Running has never been more popular, and trail running is certainly drawing huge converts as more and more people trade in pavement for pines.
But some feel the sudden spike in numbers and ability has come with a cost: indifference to etiquette.
Road runner and trail enthusiast Terry Kern said she and fellow runner Julie Keane have noticed that fewer runners offer up gratuitous greetings.
“More and more, we’re like, ‘Hey, how are you doing,’” Kern said, “and then we’re waiting, but there’s just nothing ... Nothing.”
In addition to simply civility, here are a few more tenets to trail manners.
Perhaps the Golden Rule of Running is to leave the route as you found it – or better.
Littering just isn’t acceptable.
That includes things as small as water-bottle caps or pieces of granola bar wrappers.
One of the keys to maintaining a trail environment is to adhere to the wishes of trail management and respect trail and road closures. Carolina North Forest management often posts signs pleading with runners to stay off single-track trails after rains, which leave standing water. When single-track trails are open, Kopsch encourages runners to stick to them, even when they’re flooded with water.
“Single-track trails don’t stay single-track if everyone walks around the puddles,” he said. “That’s how single-track trails become roads. People should stay on the most worn path rather than the least worn path.”
“There is nothing cool about running off trail, bushwhacking over and under trees, or cutting switchbacks up the side of a hill or mountain,” Trailrunner.com
said. “Such running … increases the runner’s footprint on the environment.”Into the Wild
The Carolina North Forest is host to a wealth of wildlife, including deer, box turtles, and even the occasional belligerent barred owl, but Kopsch said runners should let the wild things stay that way no matter how trusting they may seem.
“You could walk right up to the deer here,” Kopsch said, “but let wild things be wild.”
In fact, Kopsch said runners should be a little less trusting of animals.
“If you came across a coyote, it should be running away from you,” he said. “If you come across wildlife that’s acting strange, contact Animal Control. They want to know.”Navigating Traffic
There are many unspoken rules about when and where to yield on single-track trails. Even when we feel like we’re alone, there are other runners using the same trail system.
“When running with a group, run in a single-file formation,” One World Trailrunning.com
said. “Stay on the path and run through rocks, roots and mud – don’t go around.”
All things being equal, when approaching from opposite directions, runners should stick to the right side of the trail, just like automobile traffic. Indeed, most trail blazes or markers are on the runner’s right.
When the path is too narrow for two runners to pass by one another however, the one heading downhill has the right-of-way, and the other should yield by stepping off the path momentarily.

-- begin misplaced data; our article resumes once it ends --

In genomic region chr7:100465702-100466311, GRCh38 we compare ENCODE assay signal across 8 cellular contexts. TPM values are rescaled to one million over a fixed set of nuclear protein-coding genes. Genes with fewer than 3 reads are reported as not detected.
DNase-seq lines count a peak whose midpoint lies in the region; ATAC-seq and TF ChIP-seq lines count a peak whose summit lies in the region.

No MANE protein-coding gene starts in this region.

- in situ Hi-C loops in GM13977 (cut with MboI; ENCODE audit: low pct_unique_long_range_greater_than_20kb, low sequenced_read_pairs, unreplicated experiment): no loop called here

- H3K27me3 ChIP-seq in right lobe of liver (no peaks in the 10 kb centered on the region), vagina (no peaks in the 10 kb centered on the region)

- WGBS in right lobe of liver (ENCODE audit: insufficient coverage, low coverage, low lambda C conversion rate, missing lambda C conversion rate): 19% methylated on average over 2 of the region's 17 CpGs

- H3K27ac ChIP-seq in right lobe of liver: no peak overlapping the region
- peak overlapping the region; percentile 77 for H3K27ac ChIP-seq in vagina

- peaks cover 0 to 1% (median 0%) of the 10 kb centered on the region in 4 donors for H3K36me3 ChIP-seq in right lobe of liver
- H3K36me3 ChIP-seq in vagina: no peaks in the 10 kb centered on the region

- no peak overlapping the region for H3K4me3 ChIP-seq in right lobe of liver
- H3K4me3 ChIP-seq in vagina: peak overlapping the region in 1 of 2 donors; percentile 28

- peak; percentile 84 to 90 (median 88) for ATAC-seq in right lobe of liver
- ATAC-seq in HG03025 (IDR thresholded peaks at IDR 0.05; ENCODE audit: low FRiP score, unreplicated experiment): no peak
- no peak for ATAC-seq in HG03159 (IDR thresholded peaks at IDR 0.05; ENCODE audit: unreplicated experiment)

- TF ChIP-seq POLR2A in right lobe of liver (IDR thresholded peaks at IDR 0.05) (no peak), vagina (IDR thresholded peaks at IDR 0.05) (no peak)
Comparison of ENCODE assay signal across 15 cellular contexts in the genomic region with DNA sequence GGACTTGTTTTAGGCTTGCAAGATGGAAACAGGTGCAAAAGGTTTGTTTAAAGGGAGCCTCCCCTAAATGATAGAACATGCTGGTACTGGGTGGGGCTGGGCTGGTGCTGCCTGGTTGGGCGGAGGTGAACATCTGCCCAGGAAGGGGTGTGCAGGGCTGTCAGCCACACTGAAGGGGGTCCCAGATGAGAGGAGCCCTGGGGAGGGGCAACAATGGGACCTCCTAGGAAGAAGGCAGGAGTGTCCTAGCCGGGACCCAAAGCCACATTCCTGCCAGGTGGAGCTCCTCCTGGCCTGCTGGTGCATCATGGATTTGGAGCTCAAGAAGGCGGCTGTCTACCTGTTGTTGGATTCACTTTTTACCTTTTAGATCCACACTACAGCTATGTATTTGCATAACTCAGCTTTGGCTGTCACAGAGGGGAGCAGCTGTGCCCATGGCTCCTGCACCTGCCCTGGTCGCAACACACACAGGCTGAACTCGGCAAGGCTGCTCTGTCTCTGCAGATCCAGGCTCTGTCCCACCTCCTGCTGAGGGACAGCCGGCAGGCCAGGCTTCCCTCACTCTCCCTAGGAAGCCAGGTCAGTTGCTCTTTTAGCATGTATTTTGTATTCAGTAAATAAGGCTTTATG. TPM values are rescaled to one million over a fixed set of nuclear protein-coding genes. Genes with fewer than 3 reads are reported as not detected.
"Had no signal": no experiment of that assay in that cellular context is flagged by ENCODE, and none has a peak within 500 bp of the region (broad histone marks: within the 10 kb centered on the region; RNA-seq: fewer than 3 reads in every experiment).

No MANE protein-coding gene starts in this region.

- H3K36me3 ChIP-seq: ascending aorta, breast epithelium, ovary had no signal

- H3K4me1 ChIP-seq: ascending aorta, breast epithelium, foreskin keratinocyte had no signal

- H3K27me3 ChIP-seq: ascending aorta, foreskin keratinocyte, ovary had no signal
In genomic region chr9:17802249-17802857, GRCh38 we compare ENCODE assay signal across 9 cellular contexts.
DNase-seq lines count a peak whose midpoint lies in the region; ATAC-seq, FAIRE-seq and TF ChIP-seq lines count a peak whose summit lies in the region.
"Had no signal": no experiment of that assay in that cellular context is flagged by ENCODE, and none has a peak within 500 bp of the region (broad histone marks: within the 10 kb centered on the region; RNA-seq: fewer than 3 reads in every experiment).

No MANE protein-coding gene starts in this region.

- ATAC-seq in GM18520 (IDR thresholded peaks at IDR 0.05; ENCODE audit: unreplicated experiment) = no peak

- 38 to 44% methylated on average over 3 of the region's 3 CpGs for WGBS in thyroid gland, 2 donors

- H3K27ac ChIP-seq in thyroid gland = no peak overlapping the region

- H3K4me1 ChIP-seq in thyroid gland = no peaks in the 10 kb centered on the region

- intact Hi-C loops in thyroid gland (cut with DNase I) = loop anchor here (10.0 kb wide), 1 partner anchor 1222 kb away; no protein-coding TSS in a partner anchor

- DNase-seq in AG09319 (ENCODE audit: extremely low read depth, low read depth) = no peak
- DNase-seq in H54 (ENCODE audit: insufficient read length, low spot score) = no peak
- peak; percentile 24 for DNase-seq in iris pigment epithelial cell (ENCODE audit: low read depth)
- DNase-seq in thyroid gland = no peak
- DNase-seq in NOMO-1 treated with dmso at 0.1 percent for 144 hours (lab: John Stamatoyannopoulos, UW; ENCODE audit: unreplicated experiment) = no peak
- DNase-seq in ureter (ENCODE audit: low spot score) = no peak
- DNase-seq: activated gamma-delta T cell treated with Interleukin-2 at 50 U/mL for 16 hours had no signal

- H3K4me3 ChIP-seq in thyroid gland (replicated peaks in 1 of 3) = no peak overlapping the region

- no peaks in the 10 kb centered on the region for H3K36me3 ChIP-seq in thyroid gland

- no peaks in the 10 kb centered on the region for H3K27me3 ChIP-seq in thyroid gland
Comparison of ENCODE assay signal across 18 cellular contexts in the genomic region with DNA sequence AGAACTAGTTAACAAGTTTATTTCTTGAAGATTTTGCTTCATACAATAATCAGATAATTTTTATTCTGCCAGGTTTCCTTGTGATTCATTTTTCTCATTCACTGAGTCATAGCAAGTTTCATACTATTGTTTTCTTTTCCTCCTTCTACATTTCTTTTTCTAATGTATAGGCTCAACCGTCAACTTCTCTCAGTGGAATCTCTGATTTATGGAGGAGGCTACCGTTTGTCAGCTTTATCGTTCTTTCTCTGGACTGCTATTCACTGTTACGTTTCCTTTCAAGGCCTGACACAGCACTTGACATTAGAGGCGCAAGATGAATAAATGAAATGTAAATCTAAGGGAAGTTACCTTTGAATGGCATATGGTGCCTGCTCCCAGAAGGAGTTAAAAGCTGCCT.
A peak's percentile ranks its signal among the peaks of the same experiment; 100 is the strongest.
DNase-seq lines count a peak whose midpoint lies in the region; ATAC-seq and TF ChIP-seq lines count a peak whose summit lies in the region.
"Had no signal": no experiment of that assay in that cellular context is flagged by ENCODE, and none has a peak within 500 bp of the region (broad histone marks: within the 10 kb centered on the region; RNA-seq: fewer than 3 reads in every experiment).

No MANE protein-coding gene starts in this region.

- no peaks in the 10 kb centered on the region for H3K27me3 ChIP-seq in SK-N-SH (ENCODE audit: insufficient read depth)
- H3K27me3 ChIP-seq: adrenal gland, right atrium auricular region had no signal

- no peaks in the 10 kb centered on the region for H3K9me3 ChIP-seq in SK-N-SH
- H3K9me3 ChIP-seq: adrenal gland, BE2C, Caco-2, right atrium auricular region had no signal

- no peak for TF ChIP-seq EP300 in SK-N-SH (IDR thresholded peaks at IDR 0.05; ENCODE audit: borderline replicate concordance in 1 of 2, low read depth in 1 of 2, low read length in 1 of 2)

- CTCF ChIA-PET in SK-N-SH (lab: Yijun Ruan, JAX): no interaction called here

“Don’t just make a sudden U-turn at your turn-around point,” the Road Runners Club of America website said. “Stop, step to the right to allow oncoming traffic the opportunity to pass, make sure the trail is clear of runners or cyclists, and then make your U-turn.”
“We do trail runs, and we do talk about trail etiquette, but we also talk about general running etiquette,” Fleet Feet Carrboro Training Program Coordinator Natalie Reder said. “If you pass someone, you simply say, ‘On your left’ … or if you’re on the trail and you see a biker, you say, ‘Biker,’ you call ‘branch’ or ‘heads-up.’”
Such communication on the trails can decrease the possibility of a runner getting startled or even injured.
“Give a courteous and audible announcement well in advance of your presence and intention to pass hikers on the trail stating,” Trailrunner.com said. “Show respect when passing, by slowing down or stopping if necessary to prevent accidental contact.”Turn Off, Tune Out
Headphones are often discouraged, and for myriad reasons. First of all, they negate the music of nature, One World Trailrunniner.com said. Secondly, they make us less aware of our surroundings.
“Trail running is about trying something new as a runner,” said Steve Hoge, original member of the local off-road running enthusiasts the Trailheads. “If you’re trying to sharpen your running skills, and you’re used to running with headphones to drown out city noises, you may want to listen to the forest.”
And headphones don’t just mask the sound of approaching runners.
“I was actually wearing them when I got smacked in the back of the head by a barred owl,” Hoge said. “I loop the wire to my headphones through the back of my hat, and I’m sure that looked like (some animal’s) tail.”
“I always step aside when I see people coming, and I always say hello,” Hoge said. “The rule is always yield: that’s for critters, for humans, for bikes, or for dogs, some of which may be off-leash.”Happy Trails
Perhaps the key imperative in trail running – and the most precarious is to express appreciation for national surroundings through shared experience, to greet fellow pilgrims along the way with a hearty greeting and courtesy.
“How can people not say hello?” Kern asked.
“Let the person know that they have a friend on the trail,” Trailrunner.com said. “Friendly communication is the key. A ‘Thank you’ is fitting when others on the trail yield to you. A courteous, ‘Hello, how are you?’ shows kindness which is particularly welcome.”
All rights reserved. This copyrighted material may not be published, broadcast or redistributed in any manner.